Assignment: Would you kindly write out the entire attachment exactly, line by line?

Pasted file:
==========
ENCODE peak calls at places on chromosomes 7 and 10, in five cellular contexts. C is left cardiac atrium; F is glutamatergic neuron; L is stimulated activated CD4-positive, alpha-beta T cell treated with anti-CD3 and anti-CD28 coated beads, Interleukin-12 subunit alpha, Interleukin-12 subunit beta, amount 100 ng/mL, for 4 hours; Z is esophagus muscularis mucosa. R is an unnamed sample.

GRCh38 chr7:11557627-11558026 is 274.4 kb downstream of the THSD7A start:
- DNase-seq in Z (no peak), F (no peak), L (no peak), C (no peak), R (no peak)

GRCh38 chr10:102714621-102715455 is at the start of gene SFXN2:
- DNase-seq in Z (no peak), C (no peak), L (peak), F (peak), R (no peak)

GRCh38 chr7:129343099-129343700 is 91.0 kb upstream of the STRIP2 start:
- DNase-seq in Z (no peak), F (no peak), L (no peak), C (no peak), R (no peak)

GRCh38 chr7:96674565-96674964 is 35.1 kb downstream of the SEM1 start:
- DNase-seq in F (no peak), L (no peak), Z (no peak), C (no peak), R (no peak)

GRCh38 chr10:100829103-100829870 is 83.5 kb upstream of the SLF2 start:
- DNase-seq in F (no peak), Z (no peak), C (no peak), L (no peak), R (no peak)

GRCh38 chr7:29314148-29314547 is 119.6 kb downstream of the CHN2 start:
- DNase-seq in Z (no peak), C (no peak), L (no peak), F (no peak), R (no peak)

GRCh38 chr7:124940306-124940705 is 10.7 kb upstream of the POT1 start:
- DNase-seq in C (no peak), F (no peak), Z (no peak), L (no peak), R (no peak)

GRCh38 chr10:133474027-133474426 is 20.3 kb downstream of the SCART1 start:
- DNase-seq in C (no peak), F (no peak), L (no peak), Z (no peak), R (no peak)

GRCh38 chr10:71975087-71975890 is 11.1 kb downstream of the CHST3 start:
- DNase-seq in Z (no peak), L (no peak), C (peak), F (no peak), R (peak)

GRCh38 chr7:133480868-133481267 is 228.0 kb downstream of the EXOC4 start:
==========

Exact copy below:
ENCODE peak calls at places on chromosomes 7 and 10, in five cellular contexts. C is left cardiac atrium; F is glutamatergic neuron; L is stimulated activated CD4-positive, alpha-beta T cell treated with anti-CD3 and anti-CD28 coated beads, Interleukin-12 subunit alpha, Interleukin-12 subunit beta, amount 100 ng/mL, for 4 hours; Z is esophagus muscularis mucosa. R is an unnamed sample.

GRCh38 chr7:11557627-11558026 is 274.4 kb downstream of the THSD7A start:
- DNase-seq in Z (no peak), F (no peak), L (no peak), C (no peak), R (no peak)

GRCh38 chr10:102714621-102715455 is at the start of gene SFXN2:
- DNase-seq in Z (no peak), C (no peak), L (peak), F (peak), R (no peak)

GRCh38 chr7:129343099-129343700 is 91.0 kb upstream of the STRIP2 start:
- DNase-seq in Z (no peak), F (no peak), L (no peak), C (no peak), R (no peak)

GRCh38 chr7:96674565-96674964 is 35.1 kb downstream of the SEM1 start:
- DNase-seq in F (no peak), L (no peak), Z (no peak), C (no peak), R (no peak)

GRCh38 chr10:100829103-100829870 is 83.5 kb upstream of the SLF2 start:
- DNase-seq in F (no peak), Z (no peak), C (no peak), L (no peak), R (no peak)

GRCh38 chr7:29314148-29314547 is 119.6 kb downstream of the CHN2 start:
- DNase-seq in Z (no peak), C (no peak), L (no peak), F (no peak), R (no peak)

GRCh38 chr7:124940306-124940705 is 10.7 kb upstream of the POT1 start:
- DNase-seq in C (no peak), F (no peak), Z (no peak), L (no peak), R (no peak)

GRCh38 chr10:133474027-133474426 is 20.3 kb downstream of the SCART1 start:
- DNase-seq in C (no peak), F (no peak), L (no peak), Z (no peak), R (no peak)

GRCh38 chr10:71975087-71975890 is 11.1 kb downstream of the CHST3 start:
- DNase-seq in Z (no peak), L (no peak), C (peak), F (no peak), R (peak)

GRCh38 chr7:133480868-133481267 is 228.0 kb downstream of the EXOC4 start: